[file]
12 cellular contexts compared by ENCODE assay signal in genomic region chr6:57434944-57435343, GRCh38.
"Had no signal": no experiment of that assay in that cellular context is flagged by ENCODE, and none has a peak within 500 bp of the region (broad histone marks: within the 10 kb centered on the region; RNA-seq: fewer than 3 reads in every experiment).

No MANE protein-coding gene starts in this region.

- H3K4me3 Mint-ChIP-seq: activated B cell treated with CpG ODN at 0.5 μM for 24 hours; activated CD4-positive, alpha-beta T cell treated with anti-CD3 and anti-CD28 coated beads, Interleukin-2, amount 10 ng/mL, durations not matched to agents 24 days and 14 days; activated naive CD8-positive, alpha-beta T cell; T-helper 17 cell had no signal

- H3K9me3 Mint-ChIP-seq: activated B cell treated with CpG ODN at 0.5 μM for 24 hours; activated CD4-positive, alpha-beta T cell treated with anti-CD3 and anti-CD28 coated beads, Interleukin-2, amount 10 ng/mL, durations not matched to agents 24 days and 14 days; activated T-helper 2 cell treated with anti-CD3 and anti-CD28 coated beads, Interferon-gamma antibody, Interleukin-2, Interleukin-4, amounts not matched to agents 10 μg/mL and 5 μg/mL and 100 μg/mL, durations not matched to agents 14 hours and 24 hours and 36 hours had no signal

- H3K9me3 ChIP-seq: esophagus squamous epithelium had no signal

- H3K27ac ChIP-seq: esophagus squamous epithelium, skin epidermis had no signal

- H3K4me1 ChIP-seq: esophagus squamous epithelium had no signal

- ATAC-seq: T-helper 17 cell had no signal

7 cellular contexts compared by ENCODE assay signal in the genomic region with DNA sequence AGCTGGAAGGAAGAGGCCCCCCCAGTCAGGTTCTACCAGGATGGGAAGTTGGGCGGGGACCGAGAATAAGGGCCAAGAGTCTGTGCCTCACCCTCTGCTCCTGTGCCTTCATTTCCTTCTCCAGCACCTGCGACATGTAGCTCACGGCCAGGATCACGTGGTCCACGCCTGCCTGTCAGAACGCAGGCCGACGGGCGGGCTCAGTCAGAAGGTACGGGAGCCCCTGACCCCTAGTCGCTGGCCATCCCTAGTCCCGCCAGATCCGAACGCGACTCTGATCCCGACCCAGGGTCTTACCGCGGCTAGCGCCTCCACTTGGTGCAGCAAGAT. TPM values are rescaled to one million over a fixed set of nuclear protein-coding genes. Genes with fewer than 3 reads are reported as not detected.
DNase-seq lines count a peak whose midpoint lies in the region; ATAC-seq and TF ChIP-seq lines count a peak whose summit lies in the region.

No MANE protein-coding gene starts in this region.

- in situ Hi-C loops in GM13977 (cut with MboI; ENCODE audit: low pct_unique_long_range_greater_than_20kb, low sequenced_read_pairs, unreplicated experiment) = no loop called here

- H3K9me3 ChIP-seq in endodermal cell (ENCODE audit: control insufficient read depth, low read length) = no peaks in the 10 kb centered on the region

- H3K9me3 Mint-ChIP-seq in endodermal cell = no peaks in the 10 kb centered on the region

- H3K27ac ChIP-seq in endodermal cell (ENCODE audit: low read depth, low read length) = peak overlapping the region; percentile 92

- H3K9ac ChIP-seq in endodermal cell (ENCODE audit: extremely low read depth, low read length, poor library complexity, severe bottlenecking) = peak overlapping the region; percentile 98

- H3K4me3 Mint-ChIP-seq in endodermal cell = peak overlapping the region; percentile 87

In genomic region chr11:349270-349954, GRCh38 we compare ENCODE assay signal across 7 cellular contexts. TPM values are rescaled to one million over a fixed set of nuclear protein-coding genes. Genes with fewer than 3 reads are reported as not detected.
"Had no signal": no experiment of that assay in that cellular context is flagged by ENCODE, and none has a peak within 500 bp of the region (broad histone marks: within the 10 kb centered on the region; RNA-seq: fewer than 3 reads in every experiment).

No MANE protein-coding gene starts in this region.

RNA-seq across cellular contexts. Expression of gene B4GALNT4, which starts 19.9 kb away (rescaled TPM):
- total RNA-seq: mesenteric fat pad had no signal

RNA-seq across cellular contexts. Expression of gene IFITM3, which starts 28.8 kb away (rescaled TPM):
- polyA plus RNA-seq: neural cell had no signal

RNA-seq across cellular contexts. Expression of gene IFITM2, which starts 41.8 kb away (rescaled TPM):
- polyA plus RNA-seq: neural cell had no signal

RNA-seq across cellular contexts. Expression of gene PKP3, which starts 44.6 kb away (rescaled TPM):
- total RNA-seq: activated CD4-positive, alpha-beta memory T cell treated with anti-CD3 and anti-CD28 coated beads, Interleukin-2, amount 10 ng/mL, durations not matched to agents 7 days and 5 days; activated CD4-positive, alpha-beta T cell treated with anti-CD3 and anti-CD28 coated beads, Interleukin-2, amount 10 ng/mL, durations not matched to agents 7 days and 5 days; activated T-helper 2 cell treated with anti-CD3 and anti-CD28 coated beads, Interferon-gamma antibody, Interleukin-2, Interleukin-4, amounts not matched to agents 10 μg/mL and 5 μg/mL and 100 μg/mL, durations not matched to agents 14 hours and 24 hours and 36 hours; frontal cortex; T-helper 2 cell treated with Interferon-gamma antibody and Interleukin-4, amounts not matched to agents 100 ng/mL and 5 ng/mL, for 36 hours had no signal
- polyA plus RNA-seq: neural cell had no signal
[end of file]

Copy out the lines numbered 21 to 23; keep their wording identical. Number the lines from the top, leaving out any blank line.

No MANE protein-coding gene starts in this region.

RNA-seq across cellular contexts. Expression of gene B4GALNT4, which starts 19.9 kb away (rescaled TPM):
- total RNA-seq: mesenteric fat pad had no signal